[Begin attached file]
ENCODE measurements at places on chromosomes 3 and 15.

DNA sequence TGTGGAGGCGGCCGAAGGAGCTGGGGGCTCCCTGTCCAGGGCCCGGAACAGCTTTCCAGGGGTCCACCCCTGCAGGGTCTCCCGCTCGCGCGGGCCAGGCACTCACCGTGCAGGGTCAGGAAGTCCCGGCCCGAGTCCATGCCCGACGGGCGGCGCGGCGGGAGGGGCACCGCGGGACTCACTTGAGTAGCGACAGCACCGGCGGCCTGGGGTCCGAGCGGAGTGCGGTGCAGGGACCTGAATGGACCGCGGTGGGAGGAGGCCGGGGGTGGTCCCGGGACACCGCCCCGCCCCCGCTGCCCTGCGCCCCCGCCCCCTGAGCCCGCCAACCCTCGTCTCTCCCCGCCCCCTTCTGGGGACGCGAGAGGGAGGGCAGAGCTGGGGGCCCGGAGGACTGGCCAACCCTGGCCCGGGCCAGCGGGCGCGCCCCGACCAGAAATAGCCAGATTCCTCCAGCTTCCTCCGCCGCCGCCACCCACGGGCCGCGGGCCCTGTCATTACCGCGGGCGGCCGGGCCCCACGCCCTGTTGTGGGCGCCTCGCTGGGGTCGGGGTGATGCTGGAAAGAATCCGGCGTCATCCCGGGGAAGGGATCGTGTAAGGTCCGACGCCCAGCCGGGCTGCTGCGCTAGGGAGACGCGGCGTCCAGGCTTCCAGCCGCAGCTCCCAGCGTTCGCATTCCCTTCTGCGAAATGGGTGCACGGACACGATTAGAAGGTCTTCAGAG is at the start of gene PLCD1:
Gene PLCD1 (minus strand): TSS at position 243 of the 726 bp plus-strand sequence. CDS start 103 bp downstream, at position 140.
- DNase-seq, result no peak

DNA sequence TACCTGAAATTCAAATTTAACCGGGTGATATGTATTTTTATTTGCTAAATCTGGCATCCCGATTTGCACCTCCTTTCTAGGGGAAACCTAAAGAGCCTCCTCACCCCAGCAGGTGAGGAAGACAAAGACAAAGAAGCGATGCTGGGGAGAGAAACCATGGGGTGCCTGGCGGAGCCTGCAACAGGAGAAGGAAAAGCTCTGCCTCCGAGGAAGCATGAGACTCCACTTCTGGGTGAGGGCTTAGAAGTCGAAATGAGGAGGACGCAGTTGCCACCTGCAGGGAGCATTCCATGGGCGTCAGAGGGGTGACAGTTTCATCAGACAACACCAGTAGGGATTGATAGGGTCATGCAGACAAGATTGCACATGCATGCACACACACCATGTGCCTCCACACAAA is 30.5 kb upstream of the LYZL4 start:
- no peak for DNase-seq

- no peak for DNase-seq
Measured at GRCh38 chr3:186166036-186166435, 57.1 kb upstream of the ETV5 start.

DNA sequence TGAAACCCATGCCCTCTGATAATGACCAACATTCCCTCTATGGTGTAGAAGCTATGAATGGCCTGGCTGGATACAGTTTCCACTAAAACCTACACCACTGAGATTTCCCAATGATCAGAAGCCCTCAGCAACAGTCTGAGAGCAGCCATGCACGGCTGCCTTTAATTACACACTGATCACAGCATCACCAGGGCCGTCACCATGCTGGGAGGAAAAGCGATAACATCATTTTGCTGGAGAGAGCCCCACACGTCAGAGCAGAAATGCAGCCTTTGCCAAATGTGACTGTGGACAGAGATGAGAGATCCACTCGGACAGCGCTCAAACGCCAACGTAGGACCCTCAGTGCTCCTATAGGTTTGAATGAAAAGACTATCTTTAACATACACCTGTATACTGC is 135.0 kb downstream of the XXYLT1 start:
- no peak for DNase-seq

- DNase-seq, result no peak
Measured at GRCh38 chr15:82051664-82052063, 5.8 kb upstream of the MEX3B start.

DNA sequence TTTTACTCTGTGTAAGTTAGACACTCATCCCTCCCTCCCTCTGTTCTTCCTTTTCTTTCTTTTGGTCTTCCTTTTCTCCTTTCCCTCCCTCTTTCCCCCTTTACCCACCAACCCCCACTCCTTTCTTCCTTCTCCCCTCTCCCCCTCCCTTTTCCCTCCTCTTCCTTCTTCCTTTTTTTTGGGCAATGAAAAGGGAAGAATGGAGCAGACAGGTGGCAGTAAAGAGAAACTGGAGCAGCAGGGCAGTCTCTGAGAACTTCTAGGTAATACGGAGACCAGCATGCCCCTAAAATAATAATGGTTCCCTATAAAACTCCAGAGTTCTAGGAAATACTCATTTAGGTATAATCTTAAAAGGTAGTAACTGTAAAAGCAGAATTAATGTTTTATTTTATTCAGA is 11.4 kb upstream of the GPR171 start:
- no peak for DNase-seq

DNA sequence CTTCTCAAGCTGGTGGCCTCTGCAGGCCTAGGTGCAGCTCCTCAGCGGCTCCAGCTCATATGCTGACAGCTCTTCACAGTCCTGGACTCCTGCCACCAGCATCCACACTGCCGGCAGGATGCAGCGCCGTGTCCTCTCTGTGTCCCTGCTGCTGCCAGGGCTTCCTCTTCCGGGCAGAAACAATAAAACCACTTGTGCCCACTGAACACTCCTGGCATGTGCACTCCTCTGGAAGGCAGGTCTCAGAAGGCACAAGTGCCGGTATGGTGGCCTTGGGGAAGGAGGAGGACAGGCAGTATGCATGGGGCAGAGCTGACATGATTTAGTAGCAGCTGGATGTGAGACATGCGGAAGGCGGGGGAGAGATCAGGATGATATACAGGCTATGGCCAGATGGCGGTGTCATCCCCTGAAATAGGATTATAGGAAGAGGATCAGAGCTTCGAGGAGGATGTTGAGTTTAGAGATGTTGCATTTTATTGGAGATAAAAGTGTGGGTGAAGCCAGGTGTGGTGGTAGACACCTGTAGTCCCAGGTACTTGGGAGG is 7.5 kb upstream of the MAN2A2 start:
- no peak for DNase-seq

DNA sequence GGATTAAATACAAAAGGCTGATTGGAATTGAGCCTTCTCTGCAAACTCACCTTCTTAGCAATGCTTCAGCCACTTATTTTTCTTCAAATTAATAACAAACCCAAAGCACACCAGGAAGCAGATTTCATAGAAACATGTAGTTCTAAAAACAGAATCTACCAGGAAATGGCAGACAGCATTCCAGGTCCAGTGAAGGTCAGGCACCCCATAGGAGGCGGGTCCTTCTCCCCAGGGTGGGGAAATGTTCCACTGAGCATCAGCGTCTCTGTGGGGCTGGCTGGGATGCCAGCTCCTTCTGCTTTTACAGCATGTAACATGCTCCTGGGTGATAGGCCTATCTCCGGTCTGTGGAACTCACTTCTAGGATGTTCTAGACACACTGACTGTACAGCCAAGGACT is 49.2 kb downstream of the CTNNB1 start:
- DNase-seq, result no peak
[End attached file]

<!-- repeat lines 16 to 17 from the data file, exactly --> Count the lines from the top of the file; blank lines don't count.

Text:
- no peak for DNase-seq

DNA sequence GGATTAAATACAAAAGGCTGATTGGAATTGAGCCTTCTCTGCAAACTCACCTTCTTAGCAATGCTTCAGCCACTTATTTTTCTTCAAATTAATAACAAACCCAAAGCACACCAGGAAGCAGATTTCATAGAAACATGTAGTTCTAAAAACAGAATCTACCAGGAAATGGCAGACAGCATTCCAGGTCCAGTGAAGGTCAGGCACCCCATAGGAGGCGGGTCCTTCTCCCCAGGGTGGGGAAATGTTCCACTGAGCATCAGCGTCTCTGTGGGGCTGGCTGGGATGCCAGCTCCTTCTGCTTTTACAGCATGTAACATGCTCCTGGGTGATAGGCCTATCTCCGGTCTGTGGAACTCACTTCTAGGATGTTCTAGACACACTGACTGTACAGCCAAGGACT is 49.2 kb downstream of the CTNNB1 start: